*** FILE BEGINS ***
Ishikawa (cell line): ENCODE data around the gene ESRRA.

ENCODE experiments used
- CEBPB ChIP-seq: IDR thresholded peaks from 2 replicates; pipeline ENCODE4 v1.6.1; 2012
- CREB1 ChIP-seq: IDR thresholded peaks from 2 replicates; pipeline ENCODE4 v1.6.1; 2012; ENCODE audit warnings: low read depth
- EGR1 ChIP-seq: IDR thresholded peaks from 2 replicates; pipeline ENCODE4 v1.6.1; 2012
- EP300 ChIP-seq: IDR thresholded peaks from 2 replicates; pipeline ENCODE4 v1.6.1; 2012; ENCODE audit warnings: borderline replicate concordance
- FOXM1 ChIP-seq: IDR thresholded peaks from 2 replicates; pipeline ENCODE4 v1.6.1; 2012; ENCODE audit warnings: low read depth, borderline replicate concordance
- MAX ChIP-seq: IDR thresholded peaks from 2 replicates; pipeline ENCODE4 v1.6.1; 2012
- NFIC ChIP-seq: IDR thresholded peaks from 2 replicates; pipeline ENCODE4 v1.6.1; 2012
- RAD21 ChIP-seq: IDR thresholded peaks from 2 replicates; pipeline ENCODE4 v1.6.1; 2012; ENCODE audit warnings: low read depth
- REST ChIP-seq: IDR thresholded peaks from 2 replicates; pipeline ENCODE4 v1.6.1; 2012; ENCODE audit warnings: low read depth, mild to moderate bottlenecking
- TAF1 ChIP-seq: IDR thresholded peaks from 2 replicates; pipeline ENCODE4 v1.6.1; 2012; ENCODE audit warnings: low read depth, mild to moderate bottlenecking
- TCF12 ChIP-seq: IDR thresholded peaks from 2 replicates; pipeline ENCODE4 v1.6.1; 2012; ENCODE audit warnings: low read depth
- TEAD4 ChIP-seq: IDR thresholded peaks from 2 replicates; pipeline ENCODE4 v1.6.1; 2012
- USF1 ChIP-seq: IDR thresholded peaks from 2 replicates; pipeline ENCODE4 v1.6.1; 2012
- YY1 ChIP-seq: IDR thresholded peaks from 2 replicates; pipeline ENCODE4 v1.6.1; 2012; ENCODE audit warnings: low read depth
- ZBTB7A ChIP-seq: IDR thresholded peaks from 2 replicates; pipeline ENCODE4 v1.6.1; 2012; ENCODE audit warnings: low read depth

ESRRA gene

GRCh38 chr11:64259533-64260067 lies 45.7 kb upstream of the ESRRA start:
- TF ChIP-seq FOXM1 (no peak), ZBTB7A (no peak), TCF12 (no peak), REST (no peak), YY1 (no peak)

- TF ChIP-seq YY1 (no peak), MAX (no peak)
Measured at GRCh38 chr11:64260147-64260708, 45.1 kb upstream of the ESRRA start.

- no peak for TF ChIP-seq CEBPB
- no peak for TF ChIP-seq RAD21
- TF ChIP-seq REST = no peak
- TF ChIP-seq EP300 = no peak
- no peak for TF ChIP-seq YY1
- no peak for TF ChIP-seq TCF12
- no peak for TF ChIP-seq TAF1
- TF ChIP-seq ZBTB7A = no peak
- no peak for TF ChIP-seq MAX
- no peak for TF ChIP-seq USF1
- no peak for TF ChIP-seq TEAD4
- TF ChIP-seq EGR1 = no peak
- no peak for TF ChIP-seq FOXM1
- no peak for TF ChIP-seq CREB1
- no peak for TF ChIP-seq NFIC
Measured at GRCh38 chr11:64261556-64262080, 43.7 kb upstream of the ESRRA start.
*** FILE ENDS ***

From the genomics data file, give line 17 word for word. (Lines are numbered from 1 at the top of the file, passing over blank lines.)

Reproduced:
- ZBTB7A ChIP-seq: IDR thresholded peaks from 2 replicates; pipeline ENCODE4 v1.6.1; 2012; ENCODE audit warnings: low read depth